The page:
You can’t go wrong with freebies. I went for colouring sheets with mine, they are the most affordable option and kids love them! I have supplied a few sheets to other authors I have worked with in the past by using the preliminary line drawings as a basis for a colouring sheet . From an illustrators point of view creating colouring sheets are super easy to do. So have a chat with your illustrator and see if they can do some bespoke sheets for you. Or like Rosie Russel did for her recent book launch reach out to people to ask if they are happy to donate some colouring sheets.

There is a fantastic group on face book called Colouring in with Colour. This group is packed full of amazing creatives and are always offering free colouring sheets. I gave Rosie some of mine and so did Karen Emma Hall founder of the colouring group and the fabulous Kid Literature Authors group. I am sure there will be people on there happy to donate some of their colouring sheets, I am more than happy to share mine too.

Other inexpensive ideas are stickers, bookmarks, badges etc.  You could even bake something , again chose something that relates to your book.

An Authors life and Social Media

A children's book and toy giveaway!

Hosted by Sondra Robbins Rymer 
has kindly put out a giveaway rafflecopter,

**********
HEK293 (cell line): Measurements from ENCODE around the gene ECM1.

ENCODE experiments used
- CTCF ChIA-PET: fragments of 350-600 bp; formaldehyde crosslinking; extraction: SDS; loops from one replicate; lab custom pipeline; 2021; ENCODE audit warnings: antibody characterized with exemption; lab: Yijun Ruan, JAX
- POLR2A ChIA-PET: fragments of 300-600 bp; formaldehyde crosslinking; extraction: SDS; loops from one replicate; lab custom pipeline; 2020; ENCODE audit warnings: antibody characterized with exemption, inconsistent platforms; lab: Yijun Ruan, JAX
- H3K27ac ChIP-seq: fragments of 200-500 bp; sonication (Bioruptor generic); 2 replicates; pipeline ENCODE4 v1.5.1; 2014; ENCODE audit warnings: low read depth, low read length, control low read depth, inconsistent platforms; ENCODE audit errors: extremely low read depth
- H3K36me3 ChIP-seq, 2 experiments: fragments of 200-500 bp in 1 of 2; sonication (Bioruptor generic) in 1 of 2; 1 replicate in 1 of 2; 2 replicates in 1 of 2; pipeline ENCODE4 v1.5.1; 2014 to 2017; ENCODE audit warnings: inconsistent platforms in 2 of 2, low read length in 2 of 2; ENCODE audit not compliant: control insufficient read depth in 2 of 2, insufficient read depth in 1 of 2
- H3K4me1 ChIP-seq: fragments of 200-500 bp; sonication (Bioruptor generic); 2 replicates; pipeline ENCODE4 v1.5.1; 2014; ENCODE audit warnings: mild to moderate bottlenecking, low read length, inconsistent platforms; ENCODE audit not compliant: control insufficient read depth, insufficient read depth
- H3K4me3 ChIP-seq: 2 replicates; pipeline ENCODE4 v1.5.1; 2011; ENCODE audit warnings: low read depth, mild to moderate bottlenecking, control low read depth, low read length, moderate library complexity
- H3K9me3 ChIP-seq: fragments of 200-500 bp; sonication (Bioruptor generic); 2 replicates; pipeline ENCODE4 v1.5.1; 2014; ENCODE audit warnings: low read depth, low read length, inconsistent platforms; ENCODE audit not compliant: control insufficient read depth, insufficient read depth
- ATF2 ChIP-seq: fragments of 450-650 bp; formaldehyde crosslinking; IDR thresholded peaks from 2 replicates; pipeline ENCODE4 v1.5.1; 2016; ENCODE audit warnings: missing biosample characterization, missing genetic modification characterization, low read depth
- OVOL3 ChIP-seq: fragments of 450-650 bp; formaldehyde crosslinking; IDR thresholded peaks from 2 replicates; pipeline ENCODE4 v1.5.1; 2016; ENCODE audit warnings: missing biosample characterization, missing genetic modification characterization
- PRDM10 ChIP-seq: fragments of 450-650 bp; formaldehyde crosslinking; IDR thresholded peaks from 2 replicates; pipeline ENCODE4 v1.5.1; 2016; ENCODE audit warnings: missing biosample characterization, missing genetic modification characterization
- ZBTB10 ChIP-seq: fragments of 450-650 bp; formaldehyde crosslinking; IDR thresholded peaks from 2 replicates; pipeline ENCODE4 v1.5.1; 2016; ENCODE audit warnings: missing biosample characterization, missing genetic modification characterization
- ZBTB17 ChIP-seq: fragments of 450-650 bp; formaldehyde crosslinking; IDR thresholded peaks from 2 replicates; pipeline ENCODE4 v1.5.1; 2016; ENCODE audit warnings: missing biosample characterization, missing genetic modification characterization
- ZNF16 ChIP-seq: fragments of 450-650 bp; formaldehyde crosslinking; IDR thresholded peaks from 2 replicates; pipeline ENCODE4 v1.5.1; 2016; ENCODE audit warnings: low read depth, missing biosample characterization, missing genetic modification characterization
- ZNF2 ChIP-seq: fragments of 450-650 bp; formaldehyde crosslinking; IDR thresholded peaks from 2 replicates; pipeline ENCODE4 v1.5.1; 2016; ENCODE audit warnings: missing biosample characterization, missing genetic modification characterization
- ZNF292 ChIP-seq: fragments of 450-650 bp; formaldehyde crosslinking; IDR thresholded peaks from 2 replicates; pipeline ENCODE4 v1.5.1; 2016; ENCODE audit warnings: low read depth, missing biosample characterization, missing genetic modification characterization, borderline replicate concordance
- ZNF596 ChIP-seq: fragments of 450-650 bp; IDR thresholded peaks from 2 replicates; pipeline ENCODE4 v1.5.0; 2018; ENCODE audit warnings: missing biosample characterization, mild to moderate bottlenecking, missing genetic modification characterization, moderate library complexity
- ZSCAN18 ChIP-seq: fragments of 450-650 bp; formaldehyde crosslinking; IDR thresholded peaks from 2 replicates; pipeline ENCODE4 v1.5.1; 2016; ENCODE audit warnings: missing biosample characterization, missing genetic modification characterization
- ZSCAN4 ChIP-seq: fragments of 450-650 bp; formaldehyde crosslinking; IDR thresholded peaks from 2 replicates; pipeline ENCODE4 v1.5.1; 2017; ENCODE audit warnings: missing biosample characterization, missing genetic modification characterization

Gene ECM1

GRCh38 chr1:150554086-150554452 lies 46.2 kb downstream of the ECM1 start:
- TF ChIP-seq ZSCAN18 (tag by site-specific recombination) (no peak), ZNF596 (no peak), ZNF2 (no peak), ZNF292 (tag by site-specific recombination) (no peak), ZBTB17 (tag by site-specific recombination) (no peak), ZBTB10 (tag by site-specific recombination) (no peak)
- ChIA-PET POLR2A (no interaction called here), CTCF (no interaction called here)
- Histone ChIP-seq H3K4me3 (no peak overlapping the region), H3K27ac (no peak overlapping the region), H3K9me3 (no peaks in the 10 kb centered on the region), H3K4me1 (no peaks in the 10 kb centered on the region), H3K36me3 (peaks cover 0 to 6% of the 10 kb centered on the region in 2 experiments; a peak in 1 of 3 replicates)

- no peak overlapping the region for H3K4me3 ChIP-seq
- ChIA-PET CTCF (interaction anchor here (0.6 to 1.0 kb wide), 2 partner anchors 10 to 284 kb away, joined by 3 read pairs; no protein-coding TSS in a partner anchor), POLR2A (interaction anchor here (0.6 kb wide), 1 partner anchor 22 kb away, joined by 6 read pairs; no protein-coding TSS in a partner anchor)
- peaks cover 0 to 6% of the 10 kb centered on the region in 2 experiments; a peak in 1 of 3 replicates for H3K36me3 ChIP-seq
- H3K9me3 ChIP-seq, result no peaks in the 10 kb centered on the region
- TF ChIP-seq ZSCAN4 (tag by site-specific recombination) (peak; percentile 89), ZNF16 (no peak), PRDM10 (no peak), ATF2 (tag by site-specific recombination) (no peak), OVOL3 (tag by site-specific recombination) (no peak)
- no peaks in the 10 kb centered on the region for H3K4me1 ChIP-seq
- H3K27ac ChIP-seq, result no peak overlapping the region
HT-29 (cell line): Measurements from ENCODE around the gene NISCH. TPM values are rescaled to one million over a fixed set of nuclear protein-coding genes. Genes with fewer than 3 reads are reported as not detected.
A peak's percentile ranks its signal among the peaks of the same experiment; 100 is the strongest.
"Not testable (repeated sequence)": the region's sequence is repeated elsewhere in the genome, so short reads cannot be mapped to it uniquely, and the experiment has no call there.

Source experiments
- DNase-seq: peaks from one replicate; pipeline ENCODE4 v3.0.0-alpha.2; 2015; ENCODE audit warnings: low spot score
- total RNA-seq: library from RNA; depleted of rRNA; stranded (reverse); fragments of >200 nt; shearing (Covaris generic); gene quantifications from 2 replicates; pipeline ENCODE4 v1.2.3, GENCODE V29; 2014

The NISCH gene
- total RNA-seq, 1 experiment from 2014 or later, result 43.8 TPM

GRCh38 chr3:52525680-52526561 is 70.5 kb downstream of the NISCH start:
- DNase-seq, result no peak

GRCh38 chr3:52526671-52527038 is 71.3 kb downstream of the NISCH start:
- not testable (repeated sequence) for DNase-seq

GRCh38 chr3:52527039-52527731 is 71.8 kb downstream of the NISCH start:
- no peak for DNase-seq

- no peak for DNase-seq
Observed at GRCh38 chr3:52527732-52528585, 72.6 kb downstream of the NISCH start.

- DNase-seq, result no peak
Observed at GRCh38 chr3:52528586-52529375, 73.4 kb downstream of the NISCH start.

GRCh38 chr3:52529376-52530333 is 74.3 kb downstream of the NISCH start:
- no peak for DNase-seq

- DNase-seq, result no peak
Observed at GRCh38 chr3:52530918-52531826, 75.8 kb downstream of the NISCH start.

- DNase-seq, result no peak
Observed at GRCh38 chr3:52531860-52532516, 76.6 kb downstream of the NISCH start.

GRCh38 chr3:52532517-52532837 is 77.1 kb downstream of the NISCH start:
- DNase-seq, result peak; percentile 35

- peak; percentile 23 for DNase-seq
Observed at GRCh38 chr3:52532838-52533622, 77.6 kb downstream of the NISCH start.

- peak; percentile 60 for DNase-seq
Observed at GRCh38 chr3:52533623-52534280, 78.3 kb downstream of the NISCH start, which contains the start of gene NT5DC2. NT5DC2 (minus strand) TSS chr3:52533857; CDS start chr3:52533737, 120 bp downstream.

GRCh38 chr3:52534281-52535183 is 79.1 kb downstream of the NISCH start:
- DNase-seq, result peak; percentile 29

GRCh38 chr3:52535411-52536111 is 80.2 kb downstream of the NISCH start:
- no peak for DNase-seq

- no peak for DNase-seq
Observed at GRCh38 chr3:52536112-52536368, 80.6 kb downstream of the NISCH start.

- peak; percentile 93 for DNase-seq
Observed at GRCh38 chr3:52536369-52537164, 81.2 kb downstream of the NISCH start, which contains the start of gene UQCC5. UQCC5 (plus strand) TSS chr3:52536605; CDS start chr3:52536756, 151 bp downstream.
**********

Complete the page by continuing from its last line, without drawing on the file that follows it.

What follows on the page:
so you can enter if you wish to win
 Teeny Pheeny book and a plush owl, plus three colouring pages.
In this article you get to see the name of the new colouring book.
Thank you Sondra!  

a Rafflecopter giveaway

An authors story about the Social media commitment~By Karen Emma Hall 

Why I headed for twitter after writing a book and starting a blog site.

After writing a book what next?
Even before I had edited my stories I was researching the best way for my book to be seen, so it was research, research, research. From googling a few words about how best to promote your own book, I discovered quite a bit and found would-be authors and established authors on twitter. It all looked rather confusing but I wanted to know how people got their followers and how to get retweeted. So hold onto your seats as you are about to go on a social media journey and it is a bit of a crazy rollercoaster with all of the fun, frights, and the odd bumper car thrown in.